Then I worried I’d gone too far. My legs wrapped around him on a bike? I sounded like a whore. A desperado. A woman too long without a man. His reply was immediate. Had he been holding the phone in his hand? We can start with a short ride around the block. I’ve got a large helmet. Everyone gets hat hair.
I don’t want you to go on his motorbike, my daughter warned. I’ll go for a ride on his bike, my granddaughter offered. What sort of boat’s he got? A tinnie or a sail boat? asked my grandson. I googled: ‘what to expect when riding pillion’. Hang on. Brace for braking and acceleration by holding on to the rider’s waist. Bikes must lean to corner. Relax. Tyres provide plenty of grip.
We had dinner, exchanged silly jokes, leaned towards each other, went back to my place – and had incredible sex. The sensitivity of a stringed instrumentalist was really something else. If I knew how, I would have burst into song.
My prose poem THE CELLIST has been accepted for publication in Quadrant magazine.
And another prose poem THE LADDER AND ITS DANGERS was recently longlisted for the 2019 joanne burns Microlit Award. It will be available for inclusion in a range of multi-platform activities organised by Spineless Wonders including #storybombingNWF20, podcasts, live performance and the Microflix Awards.
I love the short short form: prose poems, microlit, flash fiction. I’m putting together a new collection of my published short form stories and prose poems. The working title is SMALL FICTIONS. What do you think?
Prolific widely-published flash fiction writer Meg Pokrass says on Facebook that:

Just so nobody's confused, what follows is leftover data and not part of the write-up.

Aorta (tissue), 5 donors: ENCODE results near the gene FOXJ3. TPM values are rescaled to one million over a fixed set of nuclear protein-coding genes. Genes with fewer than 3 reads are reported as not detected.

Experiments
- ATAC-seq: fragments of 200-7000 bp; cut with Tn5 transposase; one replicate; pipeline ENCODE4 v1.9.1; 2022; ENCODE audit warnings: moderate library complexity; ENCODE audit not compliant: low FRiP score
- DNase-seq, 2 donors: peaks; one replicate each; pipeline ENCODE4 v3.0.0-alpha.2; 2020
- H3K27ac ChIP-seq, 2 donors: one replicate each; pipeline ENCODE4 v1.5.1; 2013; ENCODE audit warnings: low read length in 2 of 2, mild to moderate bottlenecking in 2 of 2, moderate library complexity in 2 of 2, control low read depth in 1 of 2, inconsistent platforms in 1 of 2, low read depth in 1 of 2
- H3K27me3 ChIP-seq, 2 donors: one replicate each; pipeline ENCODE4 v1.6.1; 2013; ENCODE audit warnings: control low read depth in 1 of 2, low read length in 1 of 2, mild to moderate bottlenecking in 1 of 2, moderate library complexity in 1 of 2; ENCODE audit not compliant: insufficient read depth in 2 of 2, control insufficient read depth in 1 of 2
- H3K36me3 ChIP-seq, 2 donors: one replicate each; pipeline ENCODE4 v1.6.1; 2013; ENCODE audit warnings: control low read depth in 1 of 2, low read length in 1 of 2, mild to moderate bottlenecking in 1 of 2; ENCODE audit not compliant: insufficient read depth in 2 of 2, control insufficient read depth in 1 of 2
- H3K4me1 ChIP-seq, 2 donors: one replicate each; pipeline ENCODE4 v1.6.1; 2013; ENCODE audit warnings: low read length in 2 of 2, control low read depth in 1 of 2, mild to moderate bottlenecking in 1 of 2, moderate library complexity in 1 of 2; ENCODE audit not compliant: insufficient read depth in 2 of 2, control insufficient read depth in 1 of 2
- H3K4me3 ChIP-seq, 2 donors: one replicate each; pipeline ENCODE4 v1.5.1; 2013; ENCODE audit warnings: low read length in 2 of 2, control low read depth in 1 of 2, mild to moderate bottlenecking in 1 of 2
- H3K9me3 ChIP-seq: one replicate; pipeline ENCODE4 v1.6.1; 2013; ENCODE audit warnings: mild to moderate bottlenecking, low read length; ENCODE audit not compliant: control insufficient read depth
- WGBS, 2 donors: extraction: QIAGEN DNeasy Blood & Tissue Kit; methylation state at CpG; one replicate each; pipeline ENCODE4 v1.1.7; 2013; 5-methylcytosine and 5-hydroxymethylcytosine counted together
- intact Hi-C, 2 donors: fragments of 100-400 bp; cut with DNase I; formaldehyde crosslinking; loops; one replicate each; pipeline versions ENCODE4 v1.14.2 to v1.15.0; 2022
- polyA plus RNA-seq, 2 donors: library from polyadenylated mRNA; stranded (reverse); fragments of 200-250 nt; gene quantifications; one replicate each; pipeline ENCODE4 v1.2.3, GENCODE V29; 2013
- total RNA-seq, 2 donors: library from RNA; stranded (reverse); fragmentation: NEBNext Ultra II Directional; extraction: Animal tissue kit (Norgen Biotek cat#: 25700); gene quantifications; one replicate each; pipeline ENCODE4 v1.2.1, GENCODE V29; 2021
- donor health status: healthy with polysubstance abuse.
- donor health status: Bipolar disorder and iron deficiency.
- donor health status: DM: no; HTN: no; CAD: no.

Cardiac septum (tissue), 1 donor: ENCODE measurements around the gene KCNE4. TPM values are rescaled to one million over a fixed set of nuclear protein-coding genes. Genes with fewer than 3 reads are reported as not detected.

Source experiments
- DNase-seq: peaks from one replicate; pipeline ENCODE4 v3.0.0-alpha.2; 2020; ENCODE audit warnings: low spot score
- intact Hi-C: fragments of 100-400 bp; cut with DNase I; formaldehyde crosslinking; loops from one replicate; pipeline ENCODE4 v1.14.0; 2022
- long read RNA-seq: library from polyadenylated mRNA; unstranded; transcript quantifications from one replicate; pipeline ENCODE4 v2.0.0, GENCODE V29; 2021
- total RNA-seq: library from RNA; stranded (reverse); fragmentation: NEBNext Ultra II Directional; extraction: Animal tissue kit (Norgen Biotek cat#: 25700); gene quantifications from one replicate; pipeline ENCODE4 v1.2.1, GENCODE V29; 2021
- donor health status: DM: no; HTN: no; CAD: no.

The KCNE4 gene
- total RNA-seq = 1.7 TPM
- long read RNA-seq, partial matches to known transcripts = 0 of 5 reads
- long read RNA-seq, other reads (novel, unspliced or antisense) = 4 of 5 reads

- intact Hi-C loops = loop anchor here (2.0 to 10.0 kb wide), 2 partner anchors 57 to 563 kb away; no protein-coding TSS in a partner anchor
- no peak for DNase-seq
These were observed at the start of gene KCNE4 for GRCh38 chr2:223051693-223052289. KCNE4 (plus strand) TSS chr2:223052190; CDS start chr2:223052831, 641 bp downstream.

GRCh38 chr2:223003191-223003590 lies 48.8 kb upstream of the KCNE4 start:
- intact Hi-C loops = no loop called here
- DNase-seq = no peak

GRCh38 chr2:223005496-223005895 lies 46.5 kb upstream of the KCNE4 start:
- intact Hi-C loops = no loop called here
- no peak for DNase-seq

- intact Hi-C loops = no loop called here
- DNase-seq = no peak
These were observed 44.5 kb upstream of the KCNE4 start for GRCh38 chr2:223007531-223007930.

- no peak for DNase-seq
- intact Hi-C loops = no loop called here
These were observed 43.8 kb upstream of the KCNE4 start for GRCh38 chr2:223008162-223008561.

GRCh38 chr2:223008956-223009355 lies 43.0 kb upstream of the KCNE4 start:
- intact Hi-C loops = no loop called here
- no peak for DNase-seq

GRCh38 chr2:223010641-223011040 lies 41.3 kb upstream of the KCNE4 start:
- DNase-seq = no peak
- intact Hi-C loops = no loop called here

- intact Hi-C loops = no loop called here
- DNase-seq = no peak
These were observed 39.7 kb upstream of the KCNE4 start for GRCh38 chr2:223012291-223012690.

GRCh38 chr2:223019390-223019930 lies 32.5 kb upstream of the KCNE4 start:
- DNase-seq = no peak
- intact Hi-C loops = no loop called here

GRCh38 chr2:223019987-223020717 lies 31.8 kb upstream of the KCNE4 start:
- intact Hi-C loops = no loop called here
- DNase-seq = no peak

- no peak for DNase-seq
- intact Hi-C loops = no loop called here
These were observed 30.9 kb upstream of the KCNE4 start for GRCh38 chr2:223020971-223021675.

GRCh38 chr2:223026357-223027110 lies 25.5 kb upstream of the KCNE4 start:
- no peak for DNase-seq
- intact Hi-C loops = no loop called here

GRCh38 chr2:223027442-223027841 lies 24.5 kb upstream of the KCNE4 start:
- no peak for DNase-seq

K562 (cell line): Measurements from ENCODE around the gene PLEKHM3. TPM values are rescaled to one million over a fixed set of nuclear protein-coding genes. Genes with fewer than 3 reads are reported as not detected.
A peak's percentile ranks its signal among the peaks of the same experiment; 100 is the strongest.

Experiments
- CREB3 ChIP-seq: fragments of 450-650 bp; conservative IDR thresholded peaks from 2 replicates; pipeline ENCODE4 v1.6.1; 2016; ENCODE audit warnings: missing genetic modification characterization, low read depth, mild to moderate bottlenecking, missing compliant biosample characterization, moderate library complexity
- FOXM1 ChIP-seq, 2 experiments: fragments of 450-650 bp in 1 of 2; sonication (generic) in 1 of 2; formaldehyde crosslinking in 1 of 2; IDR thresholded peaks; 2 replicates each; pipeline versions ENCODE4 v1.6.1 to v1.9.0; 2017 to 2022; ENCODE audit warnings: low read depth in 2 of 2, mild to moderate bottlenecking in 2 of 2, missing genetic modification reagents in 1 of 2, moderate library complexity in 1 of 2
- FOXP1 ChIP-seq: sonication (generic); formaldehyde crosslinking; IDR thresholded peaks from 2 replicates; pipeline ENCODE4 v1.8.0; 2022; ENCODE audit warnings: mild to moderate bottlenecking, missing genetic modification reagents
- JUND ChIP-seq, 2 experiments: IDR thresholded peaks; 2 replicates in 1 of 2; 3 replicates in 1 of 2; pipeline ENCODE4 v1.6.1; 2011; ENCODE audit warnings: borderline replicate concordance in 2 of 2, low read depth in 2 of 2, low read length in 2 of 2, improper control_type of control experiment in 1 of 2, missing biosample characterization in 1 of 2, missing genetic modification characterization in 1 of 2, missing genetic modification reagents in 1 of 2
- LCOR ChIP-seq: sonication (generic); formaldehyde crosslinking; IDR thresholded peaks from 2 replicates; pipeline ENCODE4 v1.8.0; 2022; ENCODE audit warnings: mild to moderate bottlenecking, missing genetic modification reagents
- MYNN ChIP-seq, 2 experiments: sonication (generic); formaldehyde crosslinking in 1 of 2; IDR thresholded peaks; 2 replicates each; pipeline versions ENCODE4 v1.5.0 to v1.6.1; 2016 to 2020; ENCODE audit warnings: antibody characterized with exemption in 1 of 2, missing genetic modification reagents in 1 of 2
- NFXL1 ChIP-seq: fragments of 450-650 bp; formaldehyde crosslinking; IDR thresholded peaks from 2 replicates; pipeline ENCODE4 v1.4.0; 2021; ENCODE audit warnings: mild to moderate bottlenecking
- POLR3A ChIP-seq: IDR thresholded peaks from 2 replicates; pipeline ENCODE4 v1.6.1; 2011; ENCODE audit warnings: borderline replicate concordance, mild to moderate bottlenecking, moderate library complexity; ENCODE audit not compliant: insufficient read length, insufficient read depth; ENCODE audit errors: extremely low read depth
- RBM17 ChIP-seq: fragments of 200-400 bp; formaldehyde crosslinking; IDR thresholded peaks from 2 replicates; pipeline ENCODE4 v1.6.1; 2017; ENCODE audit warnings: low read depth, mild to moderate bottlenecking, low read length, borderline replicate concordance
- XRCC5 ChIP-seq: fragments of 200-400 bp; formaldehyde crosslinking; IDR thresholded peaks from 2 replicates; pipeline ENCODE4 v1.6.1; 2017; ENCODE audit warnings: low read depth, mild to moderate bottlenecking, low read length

‘The more I become involved in the editorial side of the microfiction form, the more it becomes mysterious to me. The more it seems like some kind of freaky magic. After reading thousands of stories for Best Microfiction, all I can say is that there is no formula. The other thing I can say is that we must use who we are when we write. Trying to perfect a “style” is useless. Making something that feels like you, something only you can possibly see that way, works wonders. The secret seems to be in revealing who you are through the life of a character or two, which somehow mysteriously makes us see something unusual about the world itself. Finding your own expression of something we all have felt before, in some sly and startling way that hooks us.’ – Meg Pokrass
The Poetry Foundation describes a prose poem as a prose composition that, while not broken into verse lines, demonstrates other traits such as symbols,metaphors, and otherfigures of speech common to poetry.
I’m thrilled to tell you that my latest prose poem, TASTE is published in this month’s Quadrant magazine.
I rather like poems about minor calamities, bursts of tiny delights, the sun warming the tender skin of the elderly. Also, the way palm fronds conduct themselves during a southerly, dishevelled, exposing the softness of their billowing arms. Pastries in display cases do something for me too. Even cupcakes iced in gelato colours, adorned with miniature decorations … Can you see my preference for the words ‘miniature’ and ‘tiny’, an inclination towards the distilled in a world favouring often the big and the overwhelming? People with the patience to follow a complex recipe – well, that’s not me, but I like to taste what they cook. Babies in prams kicking chubby legs make me hover – how difficult not to take a bite. If you write something about a paper straw, I will be fascinated. You could try a ladybird, a pocket-size umbrella. The generalised angst of the human condition, however, may be hard for me to get a handle on. Watch that man with the disabled daughter moisten his finger after her cupcake is eaten and relish the last crumbs. Consider the rainbow-coloured wristband tied to a letterbox on the way to the park or the miniature plastic bucket and spade we found half-hidden on the beach at Bronte and packed with us for years on every visit to the sea.
A big thank you to Literary Editor, Professor Barry Spurr (Australia’s first Professor of Poetry) for accepting my poem. I am honored to be included alongside talented poets Geoff Page, Sean Wayman, Jane Blanchard, Nicholas Hasluck, James Curran, Mark O’Connor and Peach Klimkiewicz.